Classical Holiday Music


It's nearly impossible to imagine the holiday season without music. Christmas, Hanukkah and Kwanzaa have become joyous family celebrations, inspiring playful songs that delight children and bring nostalgic feelings to their parents. But through the centuries, the musical message of Christmas has remained true to the profound story of the Nativity.  In this Active Minds program, we'll go back to the Renaissance and then travel through the years in musical excerpts that mix the familiar with the unfamiliar. We'll visit several countries along the way, as we discover some of the holiday's most beautiful and timeless melodies.


Just as Easter is observed in secular and sacred ways – from painted eggs, chocolate candies and fluffy bunnies to re-telling the story of the final days of Christ – so too has Christmas evolved into a holiday celebrated in two starkly different ways. No surprise that this duality is reflected in the music that is so inescapable, as the month of December winds its way to the 25th. Nothing wrong with ditties about Santa, Frosty and chestnuts roasting on an open fire. But there's no argument that the most profoundly beautiful music of the holiday is found in works from long ago, particularly choral compositions inspired by the serenity of Christ's Nativity. Music from centuries past still lifts us up, still offers a sense of peace amid the chaos and clutter of holiday shopping and endless print and TV ads. For some reason, the music of French composers best captures the tranquility of Christmas. The Baroque composer Marc-Antoine Charpentier (1643-1704) captured the simple elegance of the Nativity, both in sacred masses and in such lovely melodies as the now-familiar carol, “Bring a Torch, Jeannette Isabella.” Then, in the 19th Century, that wild Frenchman Hector Berlioz found an engaging restraint in his beautiful oratorio, “L'Enfance du Christ.” Into the early 20th-Century, French masters such as Saint-Saens and Poulenc captured the serene atmosphere of their predecessors. Elsewhere, it's no surprise that Johann Sebastian Bach brought his genius to music that told the story of Jesus' birth. His six cantatas are known collectively as the “Christmas Oratorio,” and rank among his best. Other German composers, such as Michael Haydn (Franz Joseph's brother) also contributed exquisite music for the holiday. Which brings us to another German-born music-maker whose name is almost synonymous with Christmas: Handel. The story of how quickly “Messiah” was composed (in just a few weeks) is the stuff of legend – but it shows how inspired Handel was by the biblical words prepared for him by an English arts lover named Charles Jennens. The gracious, timeless music of these and hundreds of other composers appears in thousands of concerts and services held in churches and cathedrals around the world.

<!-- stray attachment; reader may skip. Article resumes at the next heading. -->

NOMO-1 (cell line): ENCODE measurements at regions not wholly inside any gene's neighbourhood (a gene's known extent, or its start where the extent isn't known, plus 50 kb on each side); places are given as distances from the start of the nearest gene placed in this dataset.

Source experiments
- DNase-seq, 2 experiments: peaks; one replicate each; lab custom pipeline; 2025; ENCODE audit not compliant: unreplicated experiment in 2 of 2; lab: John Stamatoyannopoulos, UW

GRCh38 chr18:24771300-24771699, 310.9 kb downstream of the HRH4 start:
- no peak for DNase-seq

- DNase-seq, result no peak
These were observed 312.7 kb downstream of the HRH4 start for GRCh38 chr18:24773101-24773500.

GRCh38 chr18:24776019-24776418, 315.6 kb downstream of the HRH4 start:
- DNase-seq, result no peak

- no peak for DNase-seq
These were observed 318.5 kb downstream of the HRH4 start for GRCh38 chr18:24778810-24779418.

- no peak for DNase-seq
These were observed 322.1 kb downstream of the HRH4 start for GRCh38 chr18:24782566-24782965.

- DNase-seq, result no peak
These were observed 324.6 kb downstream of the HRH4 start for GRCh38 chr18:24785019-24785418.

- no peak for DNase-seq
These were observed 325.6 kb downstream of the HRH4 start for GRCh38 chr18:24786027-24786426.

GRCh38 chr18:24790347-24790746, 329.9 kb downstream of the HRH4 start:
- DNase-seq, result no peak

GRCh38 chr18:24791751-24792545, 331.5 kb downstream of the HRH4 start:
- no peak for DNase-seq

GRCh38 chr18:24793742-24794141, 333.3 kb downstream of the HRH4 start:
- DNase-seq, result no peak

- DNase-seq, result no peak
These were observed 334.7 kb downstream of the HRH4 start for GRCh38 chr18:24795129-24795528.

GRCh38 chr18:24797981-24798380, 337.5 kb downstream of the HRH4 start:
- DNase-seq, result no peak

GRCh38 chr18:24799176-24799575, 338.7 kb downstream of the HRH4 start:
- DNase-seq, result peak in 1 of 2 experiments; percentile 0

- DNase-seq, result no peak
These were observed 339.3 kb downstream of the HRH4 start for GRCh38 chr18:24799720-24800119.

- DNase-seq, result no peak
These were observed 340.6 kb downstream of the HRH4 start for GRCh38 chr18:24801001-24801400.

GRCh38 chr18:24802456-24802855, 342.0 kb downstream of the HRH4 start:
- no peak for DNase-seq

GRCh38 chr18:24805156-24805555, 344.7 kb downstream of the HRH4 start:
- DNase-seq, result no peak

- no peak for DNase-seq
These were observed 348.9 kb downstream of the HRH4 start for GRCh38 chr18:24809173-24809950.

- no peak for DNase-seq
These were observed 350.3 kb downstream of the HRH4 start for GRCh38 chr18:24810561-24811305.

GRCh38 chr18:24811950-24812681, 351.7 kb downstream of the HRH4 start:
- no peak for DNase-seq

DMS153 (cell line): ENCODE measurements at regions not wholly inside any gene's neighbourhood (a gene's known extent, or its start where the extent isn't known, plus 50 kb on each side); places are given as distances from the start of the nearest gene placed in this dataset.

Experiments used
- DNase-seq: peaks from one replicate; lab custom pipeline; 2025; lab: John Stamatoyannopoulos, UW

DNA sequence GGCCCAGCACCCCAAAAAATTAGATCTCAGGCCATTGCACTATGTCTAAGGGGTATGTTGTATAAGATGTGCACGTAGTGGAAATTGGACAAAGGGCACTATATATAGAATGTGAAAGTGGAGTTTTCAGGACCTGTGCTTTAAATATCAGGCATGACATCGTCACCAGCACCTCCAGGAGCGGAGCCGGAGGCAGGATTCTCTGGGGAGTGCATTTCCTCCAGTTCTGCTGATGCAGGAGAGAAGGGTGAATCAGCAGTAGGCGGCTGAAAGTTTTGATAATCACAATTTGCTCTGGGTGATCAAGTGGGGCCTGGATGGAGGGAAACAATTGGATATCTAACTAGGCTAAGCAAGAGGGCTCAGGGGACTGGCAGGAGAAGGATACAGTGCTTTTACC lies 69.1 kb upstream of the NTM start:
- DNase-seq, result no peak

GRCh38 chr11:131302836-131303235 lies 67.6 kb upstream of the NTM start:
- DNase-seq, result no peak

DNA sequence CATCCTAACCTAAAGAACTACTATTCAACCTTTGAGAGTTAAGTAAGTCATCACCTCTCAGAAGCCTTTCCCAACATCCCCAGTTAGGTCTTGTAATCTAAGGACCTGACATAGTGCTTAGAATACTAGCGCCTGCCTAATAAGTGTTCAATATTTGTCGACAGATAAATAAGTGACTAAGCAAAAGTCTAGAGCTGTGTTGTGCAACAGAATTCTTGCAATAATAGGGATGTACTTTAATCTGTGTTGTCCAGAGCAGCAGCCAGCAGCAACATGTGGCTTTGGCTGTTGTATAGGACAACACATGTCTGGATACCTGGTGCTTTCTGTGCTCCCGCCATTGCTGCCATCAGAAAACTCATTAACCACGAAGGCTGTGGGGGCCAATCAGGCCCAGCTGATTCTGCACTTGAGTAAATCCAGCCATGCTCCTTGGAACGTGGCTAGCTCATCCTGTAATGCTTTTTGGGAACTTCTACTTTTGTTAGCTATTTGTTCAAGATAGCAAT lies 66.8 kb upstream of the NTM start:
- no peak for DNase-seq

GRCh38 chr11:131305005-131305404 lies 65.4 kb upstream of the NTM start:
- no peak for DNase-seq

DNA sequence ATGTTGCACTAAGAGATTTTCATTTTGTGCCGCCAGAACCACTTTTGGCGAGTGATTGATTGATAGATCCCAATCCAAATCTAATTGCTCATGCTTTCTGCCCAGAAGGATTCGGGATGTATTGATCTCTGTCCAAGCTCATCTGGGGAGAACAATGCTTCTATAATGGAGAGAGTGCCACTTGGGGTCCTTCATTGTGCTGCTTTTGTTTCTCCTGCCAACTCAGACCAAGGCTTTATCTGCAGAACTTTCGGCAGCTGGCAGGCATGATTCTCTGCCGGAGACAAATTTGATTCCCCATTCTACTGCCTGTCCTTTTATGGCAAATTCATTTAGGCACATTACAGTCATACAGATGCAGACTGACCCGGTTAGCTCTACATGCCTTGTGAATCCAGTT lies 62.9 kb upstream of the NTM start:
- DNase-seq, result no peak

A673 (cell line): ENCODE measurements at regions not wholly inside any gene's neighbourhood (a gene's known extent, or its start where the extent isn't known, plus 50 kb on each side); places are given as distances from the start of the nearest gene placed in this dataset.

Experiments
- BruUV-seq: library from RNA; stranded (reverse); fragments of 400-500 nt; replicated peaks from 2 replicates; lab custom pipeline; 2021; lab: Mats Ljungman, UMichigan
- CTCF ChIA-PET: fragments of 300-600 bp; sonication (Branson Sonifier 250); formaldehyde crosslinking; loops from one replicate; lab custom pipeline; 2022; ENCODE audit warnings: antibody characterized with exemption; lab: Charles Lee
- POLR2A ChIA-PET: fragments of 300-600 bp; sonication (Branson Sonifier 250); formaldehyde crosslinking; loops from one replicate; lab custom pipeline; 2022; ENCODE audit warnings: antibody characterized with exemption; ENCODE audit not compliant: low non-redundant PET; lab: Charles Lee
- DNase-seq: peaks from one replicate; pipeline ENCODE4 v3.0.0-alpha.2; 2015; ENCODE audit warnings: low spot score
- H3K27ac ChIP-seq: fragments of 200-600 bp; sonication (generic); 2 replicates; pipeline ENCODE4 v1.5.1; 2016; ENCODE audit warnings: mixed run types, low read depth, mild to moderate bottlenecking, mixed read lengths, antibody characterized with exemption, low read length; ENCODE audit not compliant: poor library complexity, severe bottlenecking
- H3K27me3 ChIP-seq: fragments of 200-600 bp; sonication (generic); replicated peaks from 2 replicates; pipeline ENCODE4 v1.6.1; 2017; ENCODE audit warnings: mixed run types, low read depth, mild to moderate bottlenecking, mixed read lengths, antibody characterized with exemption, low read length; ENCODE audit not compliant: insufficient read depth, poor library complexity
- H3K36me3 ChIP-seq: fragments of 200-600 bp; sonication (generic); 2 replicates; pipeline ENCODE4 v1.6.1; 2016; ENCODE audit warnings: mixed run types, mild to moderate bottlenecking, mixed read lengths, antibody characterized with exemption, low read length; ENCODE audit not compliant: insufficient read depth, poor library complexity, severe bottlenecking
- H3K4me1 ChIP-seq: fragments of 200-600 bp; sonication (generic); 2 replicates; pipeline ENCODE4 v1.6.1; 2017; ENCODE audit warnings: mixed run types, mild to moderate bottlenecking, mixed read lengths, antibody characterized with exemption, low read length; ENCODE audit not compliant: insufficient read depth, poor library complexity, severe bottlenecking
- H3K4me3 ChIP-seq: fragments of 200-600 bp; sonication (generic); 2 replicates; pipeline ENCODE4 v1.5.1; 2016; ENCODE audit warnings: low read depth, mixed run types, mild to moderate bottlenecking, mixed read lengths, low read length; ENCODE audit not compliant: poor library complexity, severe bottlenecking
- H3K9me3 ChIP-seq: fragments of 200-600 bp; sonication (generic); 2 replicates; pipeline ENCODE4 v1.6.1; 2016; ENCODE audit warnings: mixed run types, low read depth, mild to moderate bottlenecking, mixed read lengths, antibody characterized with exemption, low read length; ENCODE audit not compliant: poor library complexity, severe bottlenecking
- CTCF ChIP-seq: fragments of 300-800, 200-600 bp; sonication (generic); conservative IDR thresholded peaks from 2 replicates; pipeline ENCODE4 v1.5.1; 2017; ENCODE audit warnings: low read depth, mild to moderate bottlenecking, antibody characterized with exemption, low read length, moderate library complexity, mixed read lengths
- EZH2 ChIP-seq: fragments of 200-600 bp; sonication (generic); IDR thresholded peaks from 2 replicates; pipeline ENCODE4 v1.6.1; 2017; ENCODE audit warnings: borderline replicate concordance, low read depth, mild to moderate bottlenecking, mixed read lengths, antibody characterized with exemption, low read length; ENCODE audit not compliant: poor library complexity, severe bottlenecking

Exploration Questions

  • What were the circumstances leading up to “Messiah's” premiere?
  • Besides Beethoven and Mozart, can you name composers who did not contribute any significant music for Christmas?
  • Who were some of the earliest composers to write music for the holiday? And who are still writing sacred music for Christmas?

Reflective Questions

  • Have you attended a performance of “Messiah”? Did you realize that there is an “Easter” portion of the oratorio?
  • We all have our holiday favorites – what are yours? Why have they remained special?
  • Do you think it's odd that we enjoy sacred works about the Nativity, as well as silly songs about Santa Claus?

More to Explore

Books For Further Reading

  • Collins, Ace. Stories Behind the Best-Loved Songs of Christmas. Zondervan. 2001. 192 pages. For those intrigued with the background stories of all those popular carols and pop songs, here are the tales of 31 beloved melodies. Well-researched and delightfully presented.
    Click here to order
  • Clancy, Ronald M. Sacred Christmas Music – The Stories Behind the Most Beloved Songs of Devotion. Sterling. 2008. 112 pages. As beautiful to look at as it is to read, this wonderful survey of Christmas music from the earliest days is filled with full-color paintings that alone are worth the $19.95 price tag. Plus, there's a 67-minute CD offering 16 tracks of gorgeous music, impeccably performed, with detailed program notes on each piece.
    Click here to order